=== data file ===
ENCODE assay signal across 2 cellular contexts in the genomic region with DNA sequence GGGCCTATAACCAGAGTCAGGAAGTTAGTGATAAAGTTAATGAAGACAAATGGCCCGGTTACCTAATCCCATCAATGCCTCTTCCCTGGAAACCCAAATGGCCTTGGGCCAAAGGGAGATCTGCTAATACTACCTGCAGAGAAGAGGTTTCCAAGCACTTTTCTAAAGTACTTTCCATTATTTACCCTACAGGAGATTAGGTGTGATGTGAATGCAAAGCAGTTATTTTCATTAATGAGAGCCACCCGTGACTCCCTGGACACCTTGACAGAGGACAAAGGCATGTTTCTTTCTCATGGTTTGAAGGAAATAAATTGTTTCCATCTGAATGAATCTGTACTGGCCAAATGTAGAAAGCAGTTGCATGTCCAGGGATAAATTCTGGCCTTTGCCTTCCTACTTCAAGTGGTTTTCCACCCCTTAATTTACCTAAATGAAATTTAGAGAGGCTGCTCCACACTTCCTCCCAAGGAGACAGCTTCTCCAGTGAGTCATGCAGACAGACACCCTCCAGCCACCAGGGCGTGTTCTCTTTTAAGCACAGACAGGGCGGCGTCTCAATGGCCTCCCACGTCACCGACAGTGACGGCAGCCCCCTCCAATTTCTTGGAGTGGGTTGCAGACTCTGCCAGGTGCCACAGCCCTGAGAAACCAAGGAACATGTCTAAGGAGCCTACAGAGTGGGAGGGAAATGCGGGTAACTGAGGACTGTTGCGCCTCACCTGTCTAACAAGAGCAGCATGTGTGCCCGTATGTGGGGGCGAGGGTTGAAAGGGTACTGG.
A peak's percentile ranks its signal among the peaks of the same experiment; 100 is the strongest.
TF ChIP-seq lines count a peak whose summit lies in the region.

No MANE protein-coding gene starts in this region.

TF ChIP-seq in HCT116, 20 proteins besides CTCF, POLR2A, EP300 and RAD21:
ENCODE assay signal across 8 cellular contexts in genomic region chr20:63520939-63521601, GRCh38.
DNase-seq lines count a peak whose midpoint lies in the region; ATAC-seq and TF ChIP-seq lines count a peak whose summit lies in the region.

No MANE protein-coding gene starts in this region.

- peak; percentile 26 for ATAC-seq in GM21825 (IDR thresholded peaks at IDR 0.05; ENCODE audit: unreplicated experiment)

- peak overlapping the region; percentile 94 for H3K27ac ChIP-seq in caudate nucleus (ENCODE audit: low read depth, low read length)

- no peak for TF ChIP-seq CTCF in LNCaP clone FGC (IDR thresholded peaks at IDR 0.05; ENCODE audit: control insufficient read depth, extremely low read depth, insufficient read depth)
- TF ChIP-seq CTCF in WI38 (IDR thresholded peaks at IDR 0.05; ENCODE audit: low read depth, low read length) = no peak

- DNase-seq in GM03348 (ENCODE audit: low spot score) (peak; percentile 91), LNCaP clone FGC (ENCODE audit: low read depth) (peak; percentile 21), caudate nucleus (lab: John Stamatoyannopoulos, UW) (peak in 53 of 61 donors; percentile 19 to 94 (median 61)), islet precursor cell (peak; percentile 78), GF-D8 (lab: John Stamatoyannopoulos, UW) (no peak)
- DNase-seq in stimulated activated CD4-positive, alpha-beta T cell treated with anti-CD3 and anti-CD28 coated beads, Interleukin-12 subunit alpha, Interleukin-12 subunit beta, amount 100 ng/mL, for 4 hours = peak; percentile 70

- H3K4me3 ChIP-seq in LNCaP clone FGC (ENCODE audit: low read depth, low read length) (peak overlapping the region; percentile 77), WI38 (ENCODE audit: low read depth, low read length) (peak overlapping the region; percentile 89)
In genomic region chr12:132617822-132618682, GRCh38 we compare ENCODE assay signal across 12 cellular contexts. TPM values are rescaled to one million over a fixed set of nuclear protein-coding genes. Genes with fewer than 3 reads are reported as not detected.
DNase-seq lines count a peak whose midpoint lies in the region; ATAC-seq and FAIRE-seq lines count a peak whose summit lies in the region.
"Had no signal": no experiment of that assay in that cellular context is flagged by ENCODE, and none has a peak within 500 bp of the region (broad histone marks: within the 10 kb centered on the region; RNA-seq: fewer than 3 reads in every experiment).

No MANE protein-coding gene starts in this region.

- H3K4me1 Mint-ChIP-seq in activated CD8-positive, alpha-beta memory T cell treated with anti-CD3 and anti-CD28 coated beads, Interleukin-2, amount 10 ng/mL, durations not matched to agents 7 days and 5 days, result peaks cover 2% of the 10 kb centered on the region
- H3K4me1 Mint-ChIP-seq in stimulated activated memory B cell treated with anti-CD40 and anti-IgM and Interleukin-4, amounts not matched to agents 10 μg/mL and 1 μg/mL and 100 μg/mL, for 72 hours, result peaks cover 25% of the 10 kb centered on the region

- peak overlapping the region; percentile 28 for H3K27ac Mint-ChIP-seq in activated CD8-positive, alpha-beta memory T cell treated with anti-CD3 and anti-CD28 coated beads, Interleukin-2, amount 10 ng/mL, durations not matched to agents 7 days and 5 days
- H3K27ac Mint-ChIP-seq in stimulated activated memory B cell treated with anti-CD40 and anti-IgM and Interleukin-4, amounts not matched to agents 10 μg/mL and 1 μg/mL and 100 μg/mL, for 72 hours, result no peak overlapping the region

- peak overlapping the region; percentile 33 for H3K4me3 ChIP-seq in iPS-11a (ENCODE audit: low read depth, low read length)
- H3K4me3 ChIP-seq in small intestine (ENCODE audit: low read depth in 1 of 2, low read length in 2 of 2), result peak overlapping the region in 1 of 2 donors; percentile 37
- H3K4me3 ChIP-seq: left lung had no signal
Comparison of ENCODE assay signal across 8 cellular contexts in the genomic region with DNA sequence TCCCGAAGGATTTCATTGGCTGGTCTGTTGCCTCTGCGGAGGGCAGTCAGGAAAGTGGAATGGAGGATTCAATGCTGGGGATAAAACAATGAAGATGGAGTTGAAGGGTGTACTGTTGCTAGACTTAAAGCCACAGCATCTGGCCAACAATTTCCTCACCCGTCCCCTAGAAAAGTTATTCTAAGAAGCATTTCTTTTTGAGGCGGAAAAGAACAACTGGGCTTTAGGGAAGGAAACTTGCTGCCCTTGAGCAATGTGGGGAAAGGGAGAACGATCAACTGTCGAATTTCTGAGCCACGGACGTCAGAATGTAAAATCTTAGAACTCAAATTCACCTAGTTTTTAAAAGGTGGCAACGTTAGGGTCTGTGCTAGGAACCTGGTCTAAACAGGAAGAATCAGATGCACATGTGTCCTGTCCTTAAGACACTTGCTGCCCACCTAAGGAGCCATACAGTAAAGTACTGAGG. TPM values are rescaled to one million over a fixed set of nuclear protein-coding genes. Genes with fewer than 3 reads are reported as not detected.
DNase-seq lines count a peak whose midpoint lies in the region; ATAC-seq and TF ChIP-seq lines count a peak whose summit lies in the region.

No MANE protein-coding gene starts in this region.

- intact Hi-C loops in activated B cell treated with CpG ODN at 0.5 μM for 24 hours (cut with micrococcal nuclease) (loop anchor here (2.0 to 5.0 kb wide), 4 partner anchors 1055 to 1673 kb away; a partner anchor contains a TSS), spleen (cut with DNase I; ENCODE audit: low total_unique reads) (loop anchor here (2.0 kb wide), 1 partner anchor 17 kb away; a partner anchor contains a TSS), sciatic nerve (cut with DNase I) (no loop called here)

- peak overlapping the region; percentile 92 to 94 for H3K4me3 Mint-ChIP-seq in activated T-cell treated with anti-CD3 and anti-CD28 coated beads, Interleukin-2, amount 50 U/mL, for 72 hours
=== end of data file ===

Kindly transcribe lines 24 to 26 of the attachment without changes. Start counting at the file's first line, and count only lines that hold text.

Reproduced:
- peak overlapping the region; percentile 33 for H3K4me3 ChIP-seq in iPS-11a (ENCODE audit: low read depth, low read length)
- H3K4me3 ChIP-seq in small intestine (ENCODE audit: low read depth in 1 of 2, low read length in 2 of 2), result peak overlapping the region in 1 of 2 donors; percentile 37
- H3K4me3 ChIP-seq: left lung had no signal